Monday, October 27, 2014

When history does not cooperate

Don’t you just hate when you’re doing research and what you find out leads not to answers, but more questions?  Such was my experience over the past two weekends as I dug deeper into the cholera epidemics in Buffalo.

After sitting in the damp and chilly bleachers watching my son’s football team get stomped on by a team they were supposed to beat, I ran over to the Buffalo History Museum, still clad in multiple fleece lined layers, to take a look at some municipal reports for the Erie County Poorhouse.  I was interested to see if there would be any discussion of the cholera epidemics (of 1832 and 1849) and their impact on the poorhouse.  As I have mentioned before, the Erie County Board of Supervisors Reports for this period are hand written and only available on reverse negative microfilm.  With only an hour left before the Museum’s library closed, I knew my best strategy was to quickly review the documents, identify the pages pertaining to the cholera epidemics or the poorhouse and come back at a later date for a more thorough examination.

I rushed into the Museum’s research library and went straight to the shelf that held my rolls of microfilm.  I nodded a brief greeting to the staff so that I could make the most of what little time I had left before the doors were closed for the evening.  After quickly feeding the microfilm into the machine, I realized I had loaded it upside down.  When the film was finally loaded correctly, I wasted a good bit of time fumbling with the machine trying to remember which levers controlled the quality and size of the image.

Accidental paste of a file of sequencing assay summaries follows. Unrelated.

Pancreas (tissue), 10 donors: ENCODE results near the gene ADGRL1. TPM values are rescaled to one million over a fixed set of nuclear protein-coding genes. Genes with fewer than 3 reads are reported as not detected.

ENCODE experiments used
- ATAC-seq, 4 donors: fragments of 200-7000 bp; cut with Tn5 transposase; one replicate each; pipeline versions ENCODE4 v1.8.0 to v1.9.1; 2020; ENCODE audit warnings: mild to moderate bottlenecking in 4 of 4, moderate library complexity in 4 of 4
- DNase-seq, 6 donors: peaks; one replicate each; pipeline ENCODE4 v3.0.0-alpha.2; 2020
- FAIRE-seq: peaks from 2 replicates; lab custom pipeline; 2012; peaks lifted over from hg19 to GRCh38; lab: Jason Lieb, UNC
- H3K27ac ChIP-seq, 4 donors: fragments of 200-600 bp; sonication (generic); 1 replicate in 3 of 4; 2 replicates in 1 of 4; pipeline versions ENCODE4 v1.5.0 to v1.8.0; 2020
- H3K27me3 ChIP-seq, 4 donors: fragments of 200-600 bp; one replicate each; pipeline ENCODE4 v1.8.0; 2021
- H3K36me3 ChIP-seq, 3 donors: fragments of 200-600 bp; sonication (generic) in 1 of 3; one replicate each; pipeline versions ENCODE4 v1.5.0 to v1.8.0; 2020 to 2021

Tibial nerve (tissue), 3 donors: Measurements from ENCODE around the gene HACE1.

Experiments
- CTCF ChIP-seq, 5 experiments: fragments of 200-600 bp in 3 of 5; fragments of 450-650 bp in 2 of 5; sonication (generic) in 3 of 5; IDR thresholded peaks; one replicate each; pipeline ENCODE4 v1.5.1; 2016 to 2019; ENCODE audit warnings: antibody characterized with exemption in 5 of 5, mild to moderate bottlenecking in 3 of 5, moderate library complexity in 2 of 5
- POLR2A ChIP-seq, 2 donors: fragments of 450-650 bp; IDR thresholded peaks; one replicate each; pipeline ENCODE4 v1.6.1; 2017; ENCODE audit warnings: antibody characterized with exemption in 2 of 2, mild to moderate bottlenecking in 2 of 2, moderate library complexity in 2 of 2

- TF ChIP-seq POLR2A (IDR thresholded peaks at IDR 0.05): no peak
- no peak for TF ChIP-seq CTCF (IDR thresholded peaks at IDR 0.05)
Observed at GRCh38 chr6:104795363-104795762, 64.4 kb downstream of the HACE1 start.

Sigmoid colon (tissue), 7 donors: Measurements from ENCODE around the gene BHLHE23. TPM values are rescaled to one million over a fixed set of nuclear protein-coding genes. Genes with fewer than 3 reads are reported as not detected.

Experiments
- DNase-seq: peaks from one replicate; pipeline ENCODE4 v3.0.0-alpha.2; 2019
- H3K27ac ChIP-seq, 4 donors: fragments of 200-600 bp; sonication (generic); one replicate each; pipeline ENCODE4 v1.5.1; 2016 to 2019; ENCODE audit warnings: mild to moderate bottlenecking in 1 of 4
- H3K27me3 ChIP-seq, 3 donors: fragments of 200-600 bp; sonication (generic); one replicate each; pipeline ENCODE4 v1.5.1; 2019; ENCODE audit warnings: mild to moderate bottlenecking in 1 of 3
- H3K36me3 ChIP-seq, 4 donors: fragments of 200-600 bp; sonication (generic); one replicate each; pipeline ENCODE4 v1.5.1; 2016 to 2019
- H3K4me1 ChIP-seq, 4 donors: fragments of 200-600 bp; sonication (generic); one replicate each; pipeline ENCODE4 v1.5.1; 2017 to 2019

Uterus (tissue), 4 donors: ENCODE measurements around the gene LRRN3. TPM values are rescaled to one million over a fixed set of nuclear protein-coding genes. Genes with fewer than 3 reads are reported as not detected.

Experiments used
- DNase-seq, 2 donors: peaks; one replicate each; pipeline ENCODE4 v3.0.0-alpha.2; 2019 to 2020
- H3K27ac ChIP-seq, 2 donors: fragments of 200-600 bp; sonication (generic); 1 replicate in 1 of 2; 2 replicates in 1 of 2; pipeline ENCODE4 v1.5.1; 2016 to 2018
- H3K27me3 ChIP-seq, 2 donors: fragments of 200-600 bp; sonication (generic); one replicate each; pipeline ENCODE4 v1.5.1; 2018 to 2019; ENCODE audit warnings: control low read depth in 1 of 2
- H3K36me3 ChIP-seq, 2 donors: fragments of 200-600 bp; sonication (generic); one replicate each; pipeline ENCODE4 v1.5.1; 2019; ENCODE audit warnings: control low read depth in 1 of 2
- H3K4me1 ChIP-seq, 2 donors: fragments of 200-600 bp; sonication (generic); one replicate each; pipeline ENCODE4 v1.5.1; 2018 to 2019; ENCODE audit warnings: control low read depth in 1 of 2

I did not find any mention of the cholera epidemic in the Board of Supervisors report of 1832, the year of the first major pandemic.  I found that very odd because the disease had such a disastrous impact on many large cities.  The hand written reports were extremely difficult to read and there is always the possibility that I missed something important.  Also, it may be that there was no time to record any details of the epidemic, as it struck so quickly and with such ferocity.  I will examine the reports again and also take another look at the reports for 1833 in the event that the Board needed time to process the events of the previous year before they could evaluate the impact of the cholera epidemic on the city.

I scrolled carefully on to the year 1849, stopping every time I saw the shapes that I came to know spelled the words poorhouse, poor, or cholera.  Finally in a meeting dated October 8, 1849 there was some discussion of this disease.  Members of the Board of Supervisors moved to give the recently (and temporarily) established Board of Health the authority to employ nurses and procure what supplies were necessary to deal with the epidemic.  They further moved to make the Board of Health permanent and give them discretion to set quarantines where they were needed to contain the disease.  I thought that was particularly interesting because physicians were arguing at the time that cholera was not contagious and quarantines were not necessary.  Also, because of Buffalo’s strategic location on the Erie Canal, quarantines would have brought commerce to a screeching halt.  However, the impact of quarantines on economic well being of the city was not mentioned in the proceedings.